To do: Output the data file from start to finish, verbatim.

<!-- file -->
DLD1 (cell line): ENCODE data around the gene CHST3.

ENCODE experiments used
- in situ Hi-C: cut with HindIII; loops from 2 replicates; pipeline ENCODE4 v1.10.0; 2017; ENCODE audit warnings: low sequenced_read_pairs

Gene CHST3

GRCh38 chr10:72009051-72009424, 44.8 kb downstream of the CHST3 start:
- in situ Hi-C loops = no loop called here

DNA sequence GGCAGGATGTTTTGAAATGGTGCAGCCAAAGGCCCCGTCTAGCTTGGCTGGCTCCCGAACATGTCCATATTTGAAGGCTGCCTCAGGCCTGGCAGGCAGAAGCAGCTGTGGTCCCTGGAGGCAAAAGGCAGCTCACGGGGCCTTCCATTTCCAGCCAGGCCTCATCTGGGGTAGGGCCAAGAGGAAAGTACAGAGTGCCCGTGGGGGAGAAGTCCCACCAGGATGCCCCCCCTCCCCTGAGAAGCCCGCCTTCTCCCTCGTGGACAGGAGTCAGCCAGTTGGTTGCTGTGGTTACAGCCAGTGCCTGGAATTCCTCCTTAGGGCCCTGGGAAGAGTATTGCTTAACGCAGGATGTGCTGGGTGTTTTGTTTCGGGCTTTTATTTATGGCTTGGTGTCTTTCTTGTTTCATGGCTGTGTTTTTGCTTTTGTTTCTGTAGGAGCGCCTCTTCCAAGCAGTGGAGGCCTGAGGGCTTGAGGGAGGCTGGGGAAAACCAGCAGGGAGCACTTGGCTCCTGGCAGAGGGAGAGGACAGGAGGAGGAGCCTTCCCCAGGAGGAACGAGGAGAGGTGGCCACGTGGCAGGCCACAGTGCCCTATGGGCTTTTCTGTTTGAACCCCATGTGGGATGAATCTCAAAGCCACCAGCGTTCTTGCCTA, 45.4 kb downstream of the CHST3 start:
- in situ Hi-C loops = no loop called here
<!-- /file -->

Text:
DLD1 (cell line): ENCODE data around the gene CHST3.

ENCODE experiments used
- in situ Hi-C: cut with HindIII; loops from 2 replicates; pipeline ENCODE4 v1.10.0; 2017; ENCODE audit warnings: low sequenced_read_pairs

Gene CHST3

GRCh38 chr10:72009051-72009424, 44.8 kb downstream of the CHST3 start:
- in situ Hi-C loops = no loop called here

DNA sequence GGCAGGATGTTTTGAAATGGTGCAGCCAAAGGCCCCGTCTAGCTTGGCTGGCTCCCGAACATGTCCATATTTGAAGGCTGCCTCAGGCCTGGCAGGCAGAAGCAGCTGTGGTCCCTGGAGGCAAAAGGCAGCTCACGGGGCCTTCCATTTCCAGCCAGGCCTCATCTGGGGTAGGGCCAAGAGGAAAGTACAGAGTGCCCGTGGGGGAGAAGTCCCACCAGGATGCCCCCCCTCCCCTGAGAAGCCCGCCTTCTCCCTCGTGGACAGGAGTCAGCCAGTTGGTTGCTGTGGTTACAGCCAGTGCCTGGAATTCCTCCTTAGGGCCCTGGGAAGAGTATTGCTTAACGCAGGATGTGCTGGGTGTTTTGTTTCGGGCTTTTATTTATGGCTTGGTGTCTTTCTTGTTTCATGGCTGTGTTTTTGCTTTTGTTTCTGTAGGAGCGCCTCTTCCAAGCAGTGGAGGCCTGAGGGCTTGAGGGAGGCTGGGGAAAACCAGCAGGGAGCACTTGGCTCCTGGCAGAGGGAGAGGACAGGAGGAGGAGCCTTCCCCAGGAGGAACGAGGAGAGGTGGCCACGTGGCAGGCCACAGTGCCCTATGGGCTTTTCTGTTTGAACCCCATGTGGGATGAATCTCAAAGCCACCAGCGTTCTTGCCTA, 45.4 kb downstream of the CHST3 start:
- in situ Hi-C loops = no loop called here